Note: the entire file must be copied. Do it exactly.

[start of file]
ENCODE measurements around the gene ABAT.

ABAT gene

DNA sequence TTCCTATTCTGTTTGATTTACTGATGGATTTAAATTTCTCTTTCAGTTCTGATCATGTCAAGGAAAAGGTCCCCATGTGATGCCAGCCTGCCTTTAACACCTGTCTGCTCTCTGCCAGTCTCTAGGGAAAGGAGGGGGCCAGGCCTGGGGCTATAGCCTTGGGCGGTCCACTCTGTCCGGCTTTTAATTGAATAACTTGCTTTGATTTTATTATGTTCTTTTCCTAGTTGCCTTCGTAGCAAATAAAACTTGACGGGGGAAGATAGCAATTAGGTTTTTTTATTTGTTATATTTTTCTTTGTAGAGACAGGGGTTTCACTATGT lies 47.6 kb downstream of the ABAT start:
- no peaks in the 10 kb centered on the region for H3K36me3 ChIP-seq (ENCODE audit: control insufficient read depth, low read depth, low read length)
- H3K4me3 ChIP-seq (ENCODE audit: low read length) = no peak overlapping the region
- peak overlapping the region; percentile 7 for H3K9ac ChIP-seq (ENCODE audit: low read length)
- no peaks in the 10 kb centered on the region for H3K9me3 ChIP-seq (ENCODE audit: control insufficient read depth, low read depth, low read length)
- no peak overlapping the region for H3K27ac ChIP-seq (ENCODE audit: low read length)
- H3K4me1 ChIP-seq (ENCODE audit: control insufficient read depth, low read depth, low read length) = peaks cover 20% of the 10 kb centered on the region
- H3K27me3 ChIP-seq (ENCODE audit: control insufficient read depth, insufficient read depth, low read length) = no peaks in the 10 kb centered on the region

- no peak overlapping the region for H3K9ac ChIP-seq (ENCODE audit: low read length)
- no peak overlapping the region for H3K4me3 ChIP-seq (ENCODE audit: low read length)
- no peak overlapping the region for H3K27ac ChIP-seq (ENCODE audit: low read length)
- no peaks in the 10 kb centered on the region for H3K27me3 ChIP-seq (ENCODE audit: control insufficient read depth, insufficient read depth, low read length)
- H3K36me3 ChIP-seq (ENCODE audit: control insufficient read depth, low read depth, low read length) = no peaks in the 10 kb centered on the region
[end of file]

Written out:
ENCODE measurements around the gene ABAT.

ABAT gene

DNA sequence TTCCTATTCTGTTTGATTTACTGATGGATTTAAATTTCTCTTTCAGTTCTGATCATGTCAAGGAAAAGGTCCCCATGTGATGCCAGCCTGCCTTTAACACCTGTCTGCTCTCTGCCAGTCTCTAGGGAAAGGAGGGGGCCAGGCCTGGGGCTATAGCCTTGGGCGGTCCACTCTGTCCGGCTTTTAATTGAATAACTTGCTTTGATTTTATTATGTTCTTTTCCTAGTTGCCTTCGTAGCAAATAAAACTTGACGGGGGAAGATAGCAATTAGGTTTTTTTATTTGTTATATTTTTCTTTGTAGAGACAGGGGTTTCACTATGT lies 47.6 kb downstream of the ABAT start:
- no peaks in the 10 kb centered on the region for H3K36me3 ChIP-seq (ENCODE audit: control insufficient read depth, low read depth, low read length)
- H3K4me3 ChIP-seq (ENCODE audit: low read length) = no peak overlapping the region
- peak overlapping the region; percentile 7 for H3K9ac ChIP-seq (ENCODE audit: low read length)
- no peaks in the 10 kb centered on the region for H3K9me3 ChIP-seq (ENCODE audit: control insufficient read depth, low read depth, low read length)
- no peak overlapping the region for H3K27ac ChIP-seq (ENCODE audit: low read length)
- H3K4me1 ChIP-seq (ENCODE audit: control insufficient read depth, low read depth, low read length) = peaks cover 20% of the 10 kb centered on the region
- H3K27me3 ChIP-seq (ENCODE audit: control insufficient read depth, insufficient read depth, low read length) = no peaks in the 10 kb centered on the region

- no peak overlapping the region for H3K9ac ChIP-seq (ENCODE audit: low read length)
- no peak overlapping the region for H3K4me3 ChIP-seq (ENCODE audit: low read length)
- no peak overlapping the region for H3K27ac ChIP-seq (ENCODE audit: low read length)
- no peaks in the 10 kb centered on the region for H3K27me3 ChIP-seq (ENCODE audit: control insufficient read depth, insufficient read depth, low read length)
- H3K36me3 ChIP-seq (ENCODE audit: control insufficient read depth, low read depth, low read length) = no peaks in the 10 kb centered on the region